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UNITED KINGDOM – Spring Budget Migration Announcements
March 24, 2023
HM Treasury announced its spring budget 2023 on 15 March 2023 including the upcoming changes to the business visitor visa requirements and the addition of construction workers to the Shortage Occupation List. Additional language supporting Ukraine Visa Scheme holders was also announced. The announcement aims to tackle the current labour shortage issues in the UK.
Easing labour supply shortage, particularly in the construction sector:
To help ease immediate labour supply pressures, the government commissioned the Migration Advisory Committee (MAC) to undertake a rapid Shortage Occupation List (SOL) assessment for the construction and hospitality sectors, ahead of its full review of the SOL concluding later in 2023.
The government has accepted the MAC’s interim recommendations, to initially add five construction occupations to the SOL, which will take effect before summer recess.
Five construction occupations are to be added to the shortage occupation list:
- Bricklayers and masons;
- Roofers, roof tilers and slaters;
- Carpenters and joiners;
- Plasters and dryliners; and
- construction and building trades not elsewhere classified’.
The government will also review the SOL more regularly, based on recommendations from the MAC, so that the legal migration system is quicker and more responsive to the needs of businesses and the economy.
Under the Skilled Worker rules, migrants need to satisfy the English language requirement, meet the minimum salary thresholds and satisfy the English language requirement. Employers need to pay the fees associated with visa applications.
The five construction occupations be added to the shortage occupation will allow sponsoring companies to pay workers in the roles 20% less than the mandatory minimum salary for sponsorship; £20,960 rather than £26,200.
However, employers will still be subject to other government fees per year and there is no exemption from the English language requirement which can be issues for companies to locate suitable candidates.
Simplification of business visitor rules:
The changes are expected to take place in autumn 2023 to make it easier and more attractive to do business in the UK, the government will simplify business visitor rules. The changes will include expanding the range of short-term business activities that can be carried out for periods of up to six months, as well as a review of permitted paid engagements. In addition, the government will consider further in the coming months to enhanced provisions linked to negotiations with trade partners, including a wider range of activities.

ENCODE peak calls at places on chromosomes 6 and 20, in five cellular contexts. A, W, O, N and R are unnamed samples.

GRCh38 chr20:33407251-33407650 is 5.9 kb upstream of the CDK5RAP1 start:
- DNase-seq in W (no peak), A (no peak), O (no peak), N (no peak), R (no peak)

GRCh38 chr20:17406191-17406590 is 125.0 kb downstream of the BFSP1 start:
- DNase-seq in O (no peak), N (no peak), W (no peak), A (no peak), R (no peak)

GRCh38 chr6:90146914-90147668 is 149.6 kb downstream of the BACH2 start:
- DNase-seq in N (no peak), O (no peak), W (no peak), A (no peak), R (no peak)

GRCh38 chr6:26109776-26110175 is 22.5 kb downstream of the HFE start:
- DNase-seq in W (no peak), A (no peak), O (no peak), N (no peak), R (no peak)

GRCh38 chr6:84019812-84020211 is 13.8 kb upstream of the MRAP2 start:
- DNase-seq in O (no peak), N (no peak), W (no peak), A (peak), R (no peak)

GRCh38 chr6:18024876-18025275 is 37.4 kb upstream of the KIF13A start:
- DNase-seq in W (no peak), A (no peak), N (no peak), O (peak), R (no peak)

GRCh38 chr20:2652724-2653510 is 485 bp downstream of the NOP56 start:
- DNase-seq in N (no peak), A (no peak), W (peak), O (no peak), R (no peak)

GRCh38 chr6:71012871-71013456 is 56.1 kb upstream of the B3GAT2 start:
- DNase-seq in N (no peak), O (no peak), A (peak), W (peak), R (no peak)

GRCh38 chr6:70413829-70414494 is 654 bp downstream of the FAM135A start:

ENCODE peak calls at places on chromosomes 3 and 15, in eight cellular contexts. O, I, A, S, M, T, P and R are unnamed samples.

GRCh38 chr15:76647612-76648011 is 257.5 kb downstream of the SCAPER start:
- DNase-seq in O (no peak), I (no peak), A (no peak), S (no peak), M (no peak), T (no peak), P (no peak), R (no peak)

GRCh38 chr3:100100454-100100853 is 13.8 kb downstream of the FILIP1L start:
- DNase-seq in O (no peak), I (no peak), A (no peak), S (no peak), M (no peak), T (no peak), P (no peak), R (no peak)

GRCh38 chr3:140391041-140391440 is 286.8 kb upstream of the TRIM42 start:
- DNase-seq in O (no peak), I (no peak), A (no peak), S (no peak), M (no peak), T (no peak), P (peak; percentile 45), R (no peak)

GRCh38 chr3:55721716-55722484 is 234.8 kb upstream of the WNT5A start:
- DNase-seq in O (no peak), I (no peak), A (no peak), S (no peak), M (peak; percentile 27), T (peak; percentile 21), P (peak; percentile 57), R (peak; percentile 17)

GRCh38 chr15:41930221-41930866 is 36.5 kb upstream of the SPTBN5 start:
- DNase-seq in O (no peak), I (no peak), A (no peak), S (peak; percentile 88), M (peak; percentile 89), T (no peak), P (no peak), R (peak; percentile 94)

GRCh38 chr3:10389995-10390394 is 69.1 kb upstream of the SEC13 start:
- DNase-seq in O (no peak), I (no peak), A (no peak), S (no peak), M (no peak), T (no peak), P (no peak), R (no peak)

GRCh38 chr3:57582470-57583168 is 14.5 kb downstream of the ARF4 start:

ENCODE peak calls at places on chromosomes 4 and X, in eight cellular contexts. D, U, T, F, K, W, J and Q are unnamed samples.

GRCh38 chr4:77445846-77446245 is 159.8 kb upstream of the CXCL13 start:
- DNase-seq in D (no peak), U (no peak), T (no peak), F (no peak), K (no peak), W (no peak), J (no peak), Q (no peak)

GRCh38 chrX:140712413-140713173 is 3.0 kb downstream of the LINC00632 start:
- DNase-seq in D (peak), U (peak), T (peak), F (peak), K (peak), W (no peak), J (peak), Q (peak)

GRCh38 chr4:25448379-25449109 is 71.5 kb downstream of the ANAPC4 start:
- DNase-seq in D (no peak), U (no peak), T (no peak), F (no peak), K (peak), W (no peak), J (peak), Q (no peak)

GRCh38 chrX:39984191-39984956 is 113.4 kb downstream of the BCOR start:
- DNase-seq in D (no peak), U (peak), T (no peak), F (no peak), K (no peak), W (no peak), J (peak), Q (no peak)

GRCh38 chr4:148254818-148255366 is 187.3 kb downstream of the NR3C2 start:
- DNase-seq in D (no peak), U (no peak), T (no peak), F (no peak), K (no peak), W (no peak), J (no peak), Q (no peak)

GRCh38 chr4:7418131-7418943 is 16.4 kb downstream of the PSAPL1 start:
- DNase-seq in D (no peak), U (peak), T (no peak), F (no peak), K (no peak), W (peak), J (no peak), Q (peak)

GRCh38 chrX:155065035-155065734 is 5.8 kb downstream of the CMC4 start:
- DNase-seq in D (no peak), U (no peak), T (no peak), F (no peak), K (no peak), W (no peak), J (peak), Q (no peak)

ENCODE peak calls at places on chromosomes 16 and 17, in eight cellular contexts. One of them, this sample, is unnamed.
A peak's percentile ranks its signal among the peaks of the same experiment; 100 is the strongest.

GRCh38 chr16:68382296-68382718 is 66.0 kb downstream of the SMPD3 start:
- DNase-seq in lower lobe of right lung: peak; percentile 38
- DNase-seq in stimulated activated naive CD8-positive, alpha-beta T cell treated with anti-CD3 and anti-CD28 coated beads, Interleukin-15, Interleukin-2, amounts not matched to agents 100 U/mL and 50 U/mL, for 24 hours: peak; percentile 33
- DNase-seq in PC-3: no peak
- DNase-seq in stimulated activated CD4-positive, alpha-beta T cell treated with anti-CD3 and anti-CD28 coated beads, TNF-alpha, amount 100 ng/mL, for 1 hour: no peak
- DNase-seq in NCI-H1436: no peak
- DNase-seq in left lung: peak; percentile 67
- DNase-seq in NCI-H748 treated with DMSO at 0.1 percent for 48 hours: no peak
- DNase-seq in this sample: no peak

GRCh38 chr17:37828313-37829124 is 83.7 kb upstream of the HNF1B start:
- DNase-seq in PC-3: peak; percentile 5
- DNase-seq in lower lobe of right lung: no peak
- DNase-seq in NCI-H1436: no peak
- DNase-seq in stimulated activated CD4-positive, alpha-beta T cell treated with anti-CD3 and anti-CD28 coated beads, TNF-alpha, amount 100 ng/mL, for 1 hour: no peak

The changes will apply to both visa and non-visa national business visitors.
However, the scope of these changes is not yet clear and businesses will still need to thoroughly review the range of the business activities as they often are subject broad range of interpretations. It still remains unclear how much benefits this can bring to facilitate labour for UK companies.
Ukraine Visa Scheme English support:
Since March 2022, over 165,000 Ukrainians have been welcomed to the UK through the Ukraine Visa Schemes. While a large number of adults who have arrived through the schemes are now employed in the UK, 56% of arrivals recently surveyed, who have faced difficulty finding work, reported limited English language skills as an ongoing barrier to taking up work or moving into roles more suited to their skills and qualifications.
In an extension of the government’s support for Ukrainians fleeing the war who have arrived in the UK under the Ukraine Visa Schemes, the government is providing £11.5 million to offer intensive English language courses and employment support to up to 10,000 individuals.
This new funding is expected to boost the number of Ukrainians entering the labour market for the first time, as well as helping those already employed into higher-skilled roles.
However, the Ukraine scheme visas only last a maximum of three years and does not led to settlement in the UK. Unlike visas which would lead to settlement in the UK, employers are unlikely to invest in staff unless they wish to sponsor their work visa in the future which could add to the difficulty for Ukrainian Nationals to enter higher-skilled roles. The government should take into consideration how to support Ukraine nationals in the long term and future on their visas.
If you have any compliance queries on the above or which are more nuanced please contact us directly on [email protected]. For general advice and information on immigration and business travel to the UK, please contact us.